Uniqlo’s affordable down jackets are one of the company’s signature products. But what happens to these coats once they’ve reached the end of their lifecycle? The Japanese mega-retailer is not exactly fast fashion, but the affordability its clothes makes them seem a little more disposable, which is a big problem for the environment. Unwanted clothes end up in landfill and contribute to carbon dioxide emissions.
The company has launched a new Re.Uniqlo initiative to encourage its customers to give their old clothes fresh life by bringing them back to Uniqlo to be turned into new items. The first product out of Re.Uniqlo: Recycled down jackets, just in time for the winter chill. In true Uniqlo fashion, the unisex outwear is stylishly basic, with V-neck collars, diamond-shaped quilting, and a zippered front pocket.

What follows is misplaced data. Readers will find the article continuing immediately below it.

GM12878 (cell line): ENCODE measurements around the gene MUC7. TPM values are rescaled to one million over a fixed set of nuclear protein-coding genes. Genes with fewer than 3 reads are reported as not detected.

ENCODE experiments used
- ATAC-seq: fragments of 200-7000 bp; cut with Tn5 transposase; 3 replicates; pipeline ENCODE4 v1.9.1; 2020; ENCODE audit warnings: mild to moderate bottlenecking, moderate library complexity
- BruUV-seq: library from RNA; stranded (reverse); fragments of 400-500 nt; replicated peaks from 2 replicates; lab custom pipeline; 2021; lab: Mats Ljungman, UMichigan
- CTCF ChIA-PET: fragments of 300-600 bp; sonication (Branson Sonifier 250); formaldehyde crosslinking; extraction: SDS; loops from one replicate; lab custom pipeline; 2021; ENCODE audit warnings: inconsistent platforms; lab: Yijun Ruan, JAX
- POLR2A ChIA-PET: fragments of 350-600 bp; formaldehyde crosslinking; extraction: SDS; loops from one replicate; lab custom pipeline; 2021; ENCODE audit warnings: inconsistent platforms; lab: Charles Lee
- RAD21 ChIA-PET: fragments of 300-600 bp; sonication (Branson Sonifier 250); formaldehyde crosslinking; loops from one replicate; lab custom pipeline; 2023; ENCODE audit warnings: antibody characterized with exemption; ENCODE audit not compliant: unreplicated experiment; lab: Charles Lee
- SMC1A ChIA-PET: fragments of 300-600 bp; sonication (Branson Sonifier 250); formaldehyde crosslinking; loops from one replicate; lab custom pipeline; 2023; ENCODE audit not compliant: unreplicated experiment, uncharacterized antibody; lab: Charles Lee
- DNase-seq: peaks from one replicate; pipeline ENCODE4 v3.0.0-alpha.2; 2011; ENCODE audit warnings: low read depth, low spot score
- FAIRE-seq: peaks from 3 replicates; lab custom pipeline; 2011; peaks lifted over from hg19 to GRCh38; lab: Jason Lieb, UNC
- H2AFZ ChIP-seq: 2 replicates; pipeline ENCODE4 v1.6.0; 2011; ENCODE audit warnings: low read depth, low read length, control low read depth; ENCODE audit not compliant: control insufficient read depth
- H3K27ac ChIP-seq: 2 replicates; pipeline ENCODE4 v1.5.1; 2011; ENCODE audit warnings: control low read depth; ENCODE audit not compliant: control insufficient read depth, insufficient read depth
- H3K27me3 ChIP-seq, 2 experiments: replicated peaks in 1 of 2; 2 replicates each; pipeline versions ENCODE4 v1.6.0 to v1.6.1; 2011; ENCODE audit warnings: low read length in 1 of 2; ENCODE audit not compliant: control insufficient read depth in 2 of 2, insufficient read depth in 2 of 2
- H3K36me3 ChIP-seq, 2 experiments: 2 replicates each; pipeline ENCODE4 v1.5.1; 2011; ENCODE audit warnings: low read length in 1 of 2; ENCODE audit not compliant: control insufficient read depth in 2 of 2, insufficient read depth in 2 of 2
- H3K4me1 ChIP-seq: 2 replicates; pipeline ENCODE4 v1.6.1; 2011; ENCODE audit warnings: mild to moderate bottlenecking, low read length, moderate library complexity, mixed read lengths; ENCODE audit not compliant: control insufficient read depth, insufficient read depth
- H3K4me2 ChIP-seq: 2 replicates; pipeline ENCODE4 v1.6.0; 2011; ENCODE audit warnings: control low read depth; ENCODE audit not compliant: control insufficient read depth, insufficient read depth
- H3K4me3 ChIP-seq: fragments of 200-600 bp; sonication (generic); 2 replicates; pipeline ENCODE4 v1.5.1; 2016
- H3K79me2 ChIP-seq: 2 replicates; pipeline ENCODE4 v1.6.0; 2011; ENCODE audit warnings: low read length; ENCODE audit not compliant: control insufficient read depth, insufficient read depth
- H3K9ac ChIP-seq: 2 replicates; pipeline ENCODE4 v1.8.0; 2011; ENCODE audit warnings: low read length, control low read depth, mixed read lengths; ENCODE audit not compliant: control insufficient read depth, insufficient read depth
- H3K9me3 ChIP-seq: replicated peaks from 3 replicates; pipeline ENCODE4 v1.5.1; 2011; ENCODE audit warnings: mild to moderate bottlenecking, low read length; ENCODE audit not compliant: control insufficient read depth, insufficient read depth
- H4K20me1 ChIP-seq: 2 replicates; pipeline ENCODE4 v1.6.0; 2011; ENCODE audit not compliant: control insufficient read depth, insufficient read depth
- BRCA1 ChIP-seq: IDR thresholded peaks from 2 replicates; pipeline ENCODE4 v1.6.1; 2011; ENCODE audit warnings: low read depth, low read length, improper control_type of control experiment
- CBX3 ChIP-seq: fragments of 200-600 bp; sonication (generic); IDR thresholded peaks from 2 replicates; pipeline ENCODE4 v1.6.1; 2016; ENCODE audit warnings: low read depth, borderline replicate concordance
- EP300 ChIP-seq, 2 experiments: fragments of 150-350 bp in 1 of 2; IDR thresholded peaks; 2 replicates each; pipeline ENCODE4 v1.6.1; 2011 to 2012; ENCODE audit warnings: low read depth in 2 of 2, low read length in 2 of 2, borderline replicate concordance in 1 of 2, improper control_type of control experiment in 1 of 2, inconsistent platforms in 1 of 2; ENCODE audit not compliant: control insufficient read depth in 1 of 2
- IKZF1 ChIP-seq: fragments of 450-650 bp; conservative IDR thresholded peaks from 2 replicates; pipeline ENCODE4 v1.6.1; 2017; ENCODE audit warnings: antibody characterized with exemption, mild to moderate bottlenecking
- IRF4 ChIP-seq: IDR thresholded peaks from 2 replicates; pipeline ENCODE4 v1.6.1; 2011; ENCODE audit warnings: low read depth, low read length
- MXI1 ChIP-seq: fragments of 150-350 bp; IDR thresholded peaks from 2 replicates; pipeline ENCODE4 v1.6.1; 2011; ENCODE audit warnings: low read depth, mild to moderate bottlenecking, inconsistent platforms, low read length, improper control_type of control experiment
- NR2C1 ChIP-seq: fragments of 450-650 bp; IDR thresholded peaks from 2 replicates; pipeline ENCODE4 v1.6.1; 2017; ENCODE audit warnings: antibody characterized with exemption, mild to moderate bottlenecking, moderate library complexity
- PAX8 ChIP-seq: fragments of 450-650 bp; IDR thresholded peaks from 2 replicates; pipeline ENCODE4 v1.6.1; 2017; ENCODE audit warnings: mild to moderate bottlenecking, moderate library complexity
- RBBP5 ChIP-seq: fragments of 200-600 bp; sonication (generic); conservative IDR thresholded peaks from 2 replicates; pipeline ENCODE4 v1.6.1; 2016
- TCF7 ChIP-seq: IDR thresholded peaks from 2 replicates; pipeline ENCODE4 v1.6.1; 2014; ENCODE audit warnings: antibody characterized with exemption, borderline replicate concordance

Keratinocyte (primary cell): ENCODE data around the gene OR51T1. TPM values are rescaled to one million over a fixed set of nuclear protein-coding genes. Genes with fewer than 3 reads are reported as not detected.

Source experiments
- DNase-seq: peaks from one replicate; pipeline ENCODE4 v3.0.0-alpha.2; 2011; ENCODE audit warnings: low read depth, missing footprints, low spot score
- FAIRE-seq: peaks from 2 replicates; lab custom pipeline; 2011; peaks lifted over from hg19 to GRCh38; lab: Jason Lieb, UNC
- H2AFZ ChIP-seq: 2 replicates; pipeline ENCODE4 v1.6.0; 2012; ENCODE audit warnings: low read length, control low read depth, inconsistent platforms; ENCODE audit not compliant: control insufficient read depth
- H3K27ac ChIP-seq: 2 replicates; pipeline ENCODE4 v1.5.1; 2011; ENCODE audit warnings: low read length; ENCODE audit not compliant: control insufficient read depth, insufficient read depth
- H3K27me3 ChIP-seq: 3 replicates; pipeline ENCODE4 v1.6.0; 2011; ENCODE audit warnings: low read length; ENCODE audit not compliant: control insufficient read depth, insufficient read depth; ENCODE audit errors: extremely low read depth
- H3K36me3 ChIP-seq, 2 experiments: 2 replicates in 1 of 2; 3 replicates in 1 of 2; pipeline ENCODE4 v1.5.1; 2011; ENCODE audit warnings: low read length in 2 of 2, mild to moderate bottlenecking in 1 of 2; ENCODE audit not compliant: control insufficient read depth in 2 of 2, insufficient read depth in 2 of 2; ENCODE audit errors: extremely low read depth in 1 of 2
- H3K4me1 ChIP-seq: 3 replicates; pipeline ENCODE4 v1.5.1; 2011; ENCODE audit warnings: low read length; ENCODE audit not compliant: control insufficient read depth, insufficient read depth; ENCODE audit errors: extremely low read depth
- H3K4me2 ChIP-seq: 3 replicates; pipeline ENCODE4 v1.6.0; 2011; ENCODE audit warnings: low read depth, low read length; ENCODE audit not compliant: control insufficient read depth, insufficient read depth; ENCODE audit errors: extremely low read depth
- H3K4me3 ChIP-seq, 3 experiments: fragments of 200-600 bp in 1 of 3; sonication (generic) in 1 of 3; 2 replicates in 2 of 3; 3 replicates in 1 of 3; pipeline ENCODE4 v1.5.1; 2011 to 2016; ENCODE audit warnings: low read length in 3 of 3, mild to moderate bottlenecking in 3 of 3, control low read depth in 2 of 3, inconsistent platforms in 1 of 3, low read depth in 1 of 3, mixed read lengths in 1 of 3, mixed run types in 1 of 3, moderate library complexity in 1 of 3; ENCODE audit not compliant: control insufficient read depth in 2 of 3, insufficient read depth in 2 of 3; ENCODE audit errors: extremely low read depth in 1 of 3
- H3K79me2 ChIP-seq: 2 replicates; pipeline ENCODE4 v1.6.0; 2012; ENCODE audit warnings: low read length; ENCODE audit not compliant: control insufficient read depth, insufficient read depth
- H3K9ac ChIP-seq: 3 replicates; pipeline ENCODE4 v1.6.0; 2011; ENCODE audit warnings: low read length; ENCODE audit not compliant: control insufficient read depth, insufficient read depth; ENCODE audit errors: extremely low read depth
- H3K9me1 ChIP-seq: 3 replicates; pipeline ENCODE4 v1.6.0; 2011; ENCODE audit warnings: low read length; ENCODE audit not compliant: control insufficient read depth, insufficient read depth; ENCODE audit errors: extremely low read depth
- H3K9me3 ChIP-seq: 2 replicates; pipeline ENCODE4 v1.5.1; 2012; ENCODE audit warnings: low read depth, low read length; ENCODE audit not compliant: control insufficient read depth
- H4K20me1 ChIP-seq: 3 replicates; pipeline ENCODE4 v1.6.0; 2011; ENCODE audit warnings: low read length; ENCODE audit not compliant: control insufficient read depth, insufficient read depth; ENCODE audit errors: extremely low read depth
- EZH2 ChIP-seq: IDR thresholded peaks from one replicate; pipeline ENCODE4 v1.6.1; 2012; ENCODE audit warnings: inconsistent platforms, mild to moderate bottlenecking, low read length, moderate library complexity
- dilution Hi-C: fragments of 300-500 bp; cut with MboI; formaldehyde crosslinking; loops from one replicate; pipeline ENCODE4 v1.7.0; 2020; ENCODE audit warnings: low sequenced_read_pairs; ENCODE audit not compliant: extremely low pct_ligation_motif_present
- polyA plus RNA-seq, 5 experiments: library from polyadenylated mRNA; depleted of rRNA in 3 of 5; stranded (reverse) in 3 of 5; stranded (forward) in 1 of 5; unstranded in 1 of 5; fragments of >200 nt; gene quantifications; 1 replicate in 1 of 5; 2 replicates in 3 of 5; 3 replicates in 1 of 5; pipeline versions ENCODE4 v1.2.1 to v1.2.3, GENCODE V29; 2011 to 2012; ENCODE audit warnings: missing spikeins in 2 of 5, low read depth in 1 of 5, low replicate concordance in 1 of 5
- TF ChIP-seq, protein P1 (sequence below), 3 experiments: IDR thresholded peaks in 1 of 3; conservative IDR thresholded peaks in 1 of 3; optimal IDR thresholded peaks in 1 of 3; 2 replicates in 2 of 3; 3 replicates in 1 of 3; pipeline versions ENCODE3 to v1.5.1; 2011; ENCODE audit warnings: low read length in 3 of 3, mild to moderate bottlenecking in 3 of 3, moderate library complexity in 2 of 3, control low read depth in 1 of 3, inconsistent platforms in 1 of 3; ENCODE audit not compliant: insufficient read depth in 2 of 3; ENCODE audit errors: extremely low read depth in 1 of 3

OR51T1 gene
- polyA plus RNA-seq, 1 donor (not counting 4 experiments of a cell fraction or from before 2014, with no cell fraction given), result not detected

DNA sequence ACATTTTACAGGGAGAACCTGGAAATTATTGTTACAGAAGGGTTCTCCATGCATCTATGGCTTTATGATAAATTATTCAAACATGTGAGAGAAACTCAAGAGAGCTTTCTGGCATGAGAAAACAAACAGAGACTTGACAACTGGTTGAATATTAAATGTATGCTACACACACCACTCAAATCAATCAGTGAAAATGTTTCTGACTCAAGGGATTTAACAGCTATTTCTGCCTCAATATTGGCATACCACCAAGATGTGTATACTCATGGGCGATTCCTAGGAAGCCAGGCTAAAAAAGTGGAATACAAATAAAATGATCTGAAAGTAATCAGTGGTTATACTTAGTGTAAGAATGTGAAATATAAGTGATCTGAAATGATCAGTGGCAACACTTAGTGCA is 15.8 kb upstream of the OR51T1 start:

The down comes from the 620,000 used jackets collected by Uniqlo since last September. The coats’ down and feathers were sorted, cleaned, and re-fluffed for repurposing using air-assisted technology in Japan. (Patagonia has a similar down-salvaging operation.) They’re then reborn as the fashionable bomber-esque jackets designed by the Parisian Uniqlo U design team and Artistic Director Christophe Lemaire.
The new line also continues Uniqlo’s commitment to the Responsible Down Standard (RDS), a farm sourcing certification that verifies that down materials were not collected through unethical methods, including violations of animal welfare.
Additionally, the retailer is asking customers to bring unwanted, worn (even with some damage) adult Uniqlo down jackets to brick-and-mortar locations, where they can be exchanged for a $10 in-store voucher toward a new coat. The campaign runs through December 31.
Fast Company may receive revenue for some links to products on our site.